How Do I Make Changes to My Will?

baby-17327_1920

Under Ohio Law, a Will, or a modification of a Will, known as a Codicil, must meet the same execution requirements. That is, it must be signed by the testator at the end with two individuals witnessing your signature.

Not uncommonly, individual will come into the office with their old original Wills marked up with changes that they want made. The markings can create a big problem. It can effectively invalidate the old will and not having met the execution requirements, not qualify as a codicil, leaving the person with no valid will.

If you want to make changes to your Will, the preferred method is to keep your original Will untouched and write proposed changes on a copy or other sheet of paper to give to the attorney.  If the old Will needs to be replaced, it will be destroyed after the new Will is executed.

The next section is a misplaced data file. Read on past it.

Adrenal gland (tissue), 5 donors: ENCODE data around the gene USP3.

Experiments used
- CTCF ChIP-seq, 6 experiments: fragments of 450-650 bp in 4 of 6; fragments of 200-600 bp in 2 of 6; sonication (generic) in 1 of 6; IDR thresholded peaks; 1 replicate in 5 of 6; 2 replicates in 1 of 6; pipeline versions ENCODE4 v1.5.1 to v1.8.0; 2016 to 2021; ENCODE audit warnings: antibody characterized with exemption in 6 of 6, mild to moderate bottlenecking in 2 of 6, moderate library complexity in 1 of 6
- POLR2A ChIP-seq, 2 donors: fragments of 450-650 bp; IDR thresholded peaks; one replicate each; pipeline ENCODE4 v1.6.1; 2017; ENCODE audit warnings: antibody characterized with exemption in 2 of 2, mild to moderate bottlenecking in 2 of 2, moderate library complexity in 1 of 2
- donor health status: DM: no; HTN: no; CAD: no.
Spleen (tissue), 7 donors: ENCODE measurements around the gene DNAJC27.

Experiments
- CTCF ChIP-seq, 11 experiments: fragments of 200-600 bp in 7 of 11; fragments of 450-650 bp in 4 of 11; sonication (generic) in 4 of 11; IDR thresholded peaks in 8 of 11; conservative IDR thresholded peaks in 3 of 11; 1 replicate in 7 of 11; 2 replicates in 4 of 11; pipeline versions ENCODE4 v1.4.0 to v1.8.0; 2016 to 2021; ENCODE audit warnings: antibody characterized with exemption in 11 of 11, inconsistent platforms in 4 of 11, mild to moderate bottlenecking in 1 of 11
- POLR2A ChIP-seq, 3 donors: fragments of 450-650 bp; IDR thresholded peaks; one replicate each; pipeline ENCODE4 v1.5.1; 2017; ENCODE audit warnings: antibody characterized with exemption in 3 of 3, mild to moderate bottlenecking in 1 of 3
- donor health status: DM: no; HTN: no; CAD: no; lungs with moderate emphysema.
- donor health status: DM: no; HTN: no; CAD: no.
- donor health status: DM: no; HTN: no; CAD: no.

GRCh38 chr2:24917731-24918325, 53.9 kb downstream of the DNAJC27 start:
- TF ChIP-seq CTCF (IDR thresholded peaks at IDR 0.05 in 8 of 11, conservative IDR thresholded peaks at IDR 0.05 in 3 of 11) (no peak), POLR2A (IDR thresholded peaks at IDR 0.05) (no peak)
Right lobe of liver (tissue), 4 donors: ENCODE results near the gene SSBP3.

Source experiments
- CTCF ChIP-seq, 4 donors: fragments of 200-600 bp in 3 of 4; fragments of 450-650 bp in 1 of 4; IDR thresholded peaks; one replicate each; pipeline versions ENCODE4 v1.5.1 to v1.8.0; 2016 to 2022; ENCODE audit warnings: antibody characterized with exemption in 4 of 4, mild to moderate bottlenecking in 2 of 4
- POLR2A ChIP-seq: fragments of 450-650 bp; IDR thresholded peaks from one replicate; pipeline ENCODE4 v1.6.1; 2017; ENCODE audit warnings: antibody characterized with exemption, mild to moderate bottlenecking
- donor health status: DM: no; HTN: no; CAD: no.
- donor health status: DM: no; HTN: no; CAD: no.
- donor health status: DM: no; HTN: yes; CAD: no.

If the changes that need to be made are minor, for example, if only the executor needs to be changed, this can often be done with a simple codicil. If the changes are more significant, it usually makes more sense to execute a new Will.

If you are considering making changes to your Will, then there has probably been a change in your life (ie. divorce, marriage, new child, death in the family). Those changes are best discussed with an experienced estate planning attorney who can ensure that you are aware of all the issues and options that you should be considering.

Many estate planning attorney do not charge for initial estate planning consultations and are a good opportunity to get much needed guidance on your estate planning needs.  For more information on making changes to your Will, contact a Cleveland Will lawyer.